Friends, Relatives, and Networking Contacts – 30%
Employer Contacts - 29.8%
Help Wanted Advertisements – 16.6%
Employment Agencies – 11.2%
Where Can I Find A Job?
Friends and Relatives
Newspaper Help-Wanted Ads
Internet Job Sites
Telephone Directories / Yellow Pages
Word of Mouth
Help Wanted Signs
Situation Wanted Ads
College / School Placement Services
Civil Service Public Notices
Public Bulletin Boards
Convention and Trade Shows
Job Search Tips Everyone Ignores, But SHOULDN'T
1. The way to get a job is to talk to people who can use your skills and have the power to hire.
2. The fastest method to talk to these people is by phone.
3. The most efficient phone call is one that is planned using a telephone script that takes 30 – 60 seconds and requests an interview at the end.
4. The ideal number of interviews to obtain each day is two (20-30 calls)
5. The best use of interviews is to research and practice before, use each question as an opportunity to give skills during and afterwards, write a thank-you note and call back about a decision on the arranged day and time.
6. The easiest way to get two (2) interviews a day is networking (with friends, relatives, and acquaintances) and direct contacts with the people that supervise someone with your skills.
7. The quickest way to end your job search is to spend at least 25-30 hours per week doing all the above.
Seven Steps for Finding a Job Fast
Why does it take some people more time than others to find a job? And what sort of job should you look for?
Job Seeking requires action, and the most effective action is to go out and make contacts with the people who are most likely to need someone with your skills. The best way to do that is to make a job out of getting a job. This may sound simple, but doing it well requires some preparation.
1. Identify your Key Skills
Most people can't explain what they are good at or what they like to do. Spending time to clarify this will help you in your job search and your life.
2. Define your Ideal Job
Too many people look for a job without knowing what the job would be. Take time to figure out what your ideal position would entail, knowing you can always compromise later.
3. Learn the Most Effective Job Search Methods
Once you know what you are looking for, you need to know what job search methods are most likely to help you find it.
The fact is that most jobs are not advertised. So, how do you find them? The same way about two-thirds of all job seekers do: networking and directly contacting an employer.
One study found that forty percent (40%) of all people located their jobs through a lead provided by a friend, a relative, or an acquaintance. That makes people you know the number one source of job leads. Asking for their help is more effective than all other job search methods.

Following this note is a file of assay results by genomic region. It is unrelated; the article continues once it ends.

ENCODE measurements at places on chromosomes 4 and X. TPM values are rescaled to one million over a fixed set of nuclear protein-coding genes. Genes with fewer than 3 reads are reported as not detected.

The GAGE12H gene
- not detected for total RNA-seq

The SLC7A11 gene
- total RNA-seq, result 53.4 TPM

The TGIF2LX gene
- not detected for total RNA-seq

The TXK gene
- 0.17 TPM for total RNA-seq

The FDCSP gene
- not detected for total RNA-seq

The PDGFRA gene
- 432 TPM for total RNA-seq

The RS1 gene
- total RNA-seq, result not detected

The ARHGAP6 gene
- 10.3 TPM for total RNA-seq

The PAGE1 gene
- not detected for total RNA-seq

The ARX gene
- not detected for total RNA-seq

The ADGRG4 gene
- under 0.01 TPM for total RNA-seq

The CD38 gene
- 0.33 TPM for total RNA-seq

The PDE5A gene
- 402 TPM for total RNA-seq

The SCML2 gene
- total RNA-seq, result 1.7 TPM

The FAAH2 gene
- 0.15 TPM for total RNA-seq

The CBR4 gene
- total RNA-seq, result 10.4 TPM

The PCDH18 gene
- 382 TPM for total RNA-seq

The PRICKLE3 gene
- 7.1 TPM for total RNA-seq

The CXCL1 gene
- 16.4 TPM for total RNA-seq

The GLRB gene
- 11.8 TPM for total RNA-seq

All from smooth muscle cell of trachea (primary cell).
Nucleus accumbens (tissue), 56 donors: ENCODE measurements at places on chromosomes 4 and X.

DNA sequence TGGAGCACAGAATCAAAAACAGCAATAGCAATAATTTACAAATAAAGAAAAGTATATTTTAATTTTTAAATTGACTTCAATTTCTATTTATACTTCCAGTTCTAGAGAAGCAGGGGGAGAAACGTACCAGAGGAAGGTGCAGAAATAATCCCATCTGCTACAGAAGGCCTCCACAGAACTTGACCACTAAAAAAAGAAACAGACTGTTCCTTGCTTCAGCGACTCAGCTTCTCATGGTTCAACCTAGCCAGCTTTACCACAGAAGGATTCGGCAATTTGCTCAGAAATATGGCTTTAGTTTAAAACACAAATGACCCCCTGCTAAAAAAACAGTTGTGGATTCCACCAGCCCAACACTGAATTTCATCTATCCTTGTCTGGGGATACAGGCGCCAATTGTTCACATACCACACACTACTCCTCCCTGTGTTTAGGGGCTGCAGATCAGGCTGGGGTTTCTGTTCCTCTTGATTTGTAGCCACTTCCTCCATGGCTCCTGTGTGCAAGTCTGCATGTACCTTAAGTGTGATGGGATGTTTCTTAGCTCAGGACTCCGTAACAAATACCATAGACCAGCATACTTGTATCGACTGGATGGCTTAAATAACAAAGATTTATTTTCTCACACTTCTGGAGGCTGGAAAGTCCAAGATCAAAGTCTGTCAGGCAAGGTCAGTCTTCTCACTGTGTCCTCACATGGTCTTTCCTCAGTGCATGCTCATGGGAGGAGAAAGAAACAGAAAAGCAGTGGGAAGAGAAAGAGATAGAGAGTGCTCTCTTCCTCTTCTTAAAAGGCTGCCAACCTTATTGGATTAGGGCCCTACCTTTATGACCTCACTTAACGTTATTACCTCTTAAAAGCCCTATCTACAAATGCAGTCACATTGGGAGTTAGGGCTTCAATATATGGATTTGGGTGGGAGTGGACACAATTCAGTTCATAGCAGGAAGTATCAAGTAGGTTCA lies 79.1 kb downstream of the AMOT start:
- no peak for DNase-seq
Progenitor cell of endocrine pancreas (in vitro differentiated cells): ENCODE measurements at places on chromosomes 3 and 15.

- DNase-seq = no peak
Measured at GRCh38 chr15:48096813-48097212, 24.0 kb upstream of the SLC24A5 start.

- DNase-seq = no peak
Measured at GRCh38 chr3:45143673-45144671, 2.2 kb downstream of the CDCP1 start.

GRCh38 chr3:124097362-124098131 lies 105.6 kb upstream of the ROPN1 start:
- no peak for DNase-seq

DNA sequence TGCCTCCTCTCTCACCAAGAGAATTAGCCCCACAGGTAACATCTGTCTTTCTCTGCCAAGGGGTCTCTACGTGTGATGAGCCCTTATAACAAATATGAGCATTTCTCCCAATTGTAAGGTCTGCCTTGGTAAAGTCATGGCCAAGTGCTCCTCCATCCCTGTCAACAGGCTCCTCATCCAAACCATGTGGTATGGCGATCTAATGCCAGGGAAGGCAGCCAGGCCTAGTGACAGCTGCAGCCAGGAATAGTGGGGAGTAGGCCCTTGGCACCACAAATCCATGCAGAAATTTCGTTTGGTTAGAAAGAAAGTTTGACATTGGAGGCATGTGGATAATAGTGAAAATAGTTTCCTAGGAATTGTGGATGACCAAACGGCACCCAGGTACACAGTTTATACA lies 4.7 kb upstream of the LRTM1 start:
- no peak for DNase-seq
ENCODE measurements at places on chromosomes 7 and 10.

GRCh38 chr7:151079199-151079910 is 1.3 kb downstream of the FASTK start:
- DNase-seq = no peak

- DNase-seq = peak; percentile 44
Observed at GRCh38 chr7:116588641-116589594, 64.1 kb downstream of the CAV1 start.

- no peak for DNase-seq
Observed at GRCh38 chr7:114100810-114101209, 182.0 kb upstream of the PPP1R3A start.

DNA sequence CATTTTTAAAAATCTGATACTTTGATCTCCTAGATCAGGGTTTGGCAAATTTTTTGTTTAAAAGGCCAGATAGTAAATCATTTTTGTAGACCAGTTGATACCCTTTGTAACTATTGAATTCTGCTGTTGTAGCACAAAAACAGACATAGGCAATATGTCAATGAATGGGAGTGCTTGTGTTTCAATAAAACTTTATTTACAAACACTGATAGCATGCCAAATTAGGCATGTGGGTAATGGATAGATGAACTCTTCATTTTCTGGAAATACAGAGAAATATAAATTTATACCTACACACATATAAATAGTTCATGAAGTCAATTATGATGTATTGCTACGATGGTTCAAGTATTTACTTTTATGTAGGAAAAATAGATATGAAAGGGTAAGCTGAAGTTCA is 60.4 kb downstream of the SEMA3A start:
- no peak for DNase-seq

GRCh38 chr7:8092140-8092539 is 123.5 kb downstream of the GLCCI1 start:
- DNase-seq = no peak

It takes more courage, but making direct, cold contact with employers is a very effective job search technique. A good source is the Yellow Pages. Begin by looking at the index in the front and for each entry, ask yourself, "Would an organization of this kind need a person with my skills?" If you answer, "YES", then that organization or business type is a possible target.
Don't wait until a job is "Open" before you contact the employer. Employers fill most jobs with people they meet before a job is formally open. The trick is to meet people who can hire you before a job is formally available.
4. Sit Down and Write a Resume'
Most people spend too much time worrying about their resume'. Instead, learn to write an acceptable resume in just an hour or so, and then a better one later, if you need one.
5. Organize Your Time To Get Two (2) Interviews a Day
Yes, it's possible to get two (2) interviews a day – if you know how to do it. Stay on top of the job search and plan for your interviews.
6. Work on Your Interviewing Skills
Taking an hour or so for practicing you answers and getting ready for the interview can make a big difference in how well you handle your next one. What you learn could, indeed, increase your earnings a thousand dollars or more if you can prepare yourself to come across like the strong candidate that you are.
7. Follow Up On All Job Leads
Doing this well often makes the difference in who gets the job and who continues to wait for an offer.
One of the biggest reasons some people stay unemployed longer than others do is that they sit at home waiting for someone to come to them. A passive approach to job searching often results in waiting with no results, while those who are active in the job market are getting offers.
If you take time to plan your job search and work on your job seeking methods, you're likely to get more interviews. Plus, you'll present yourself better in the interview you get.
The above information was taken from book, Seven Steps to Getting a Job Fast, by Michael Farr.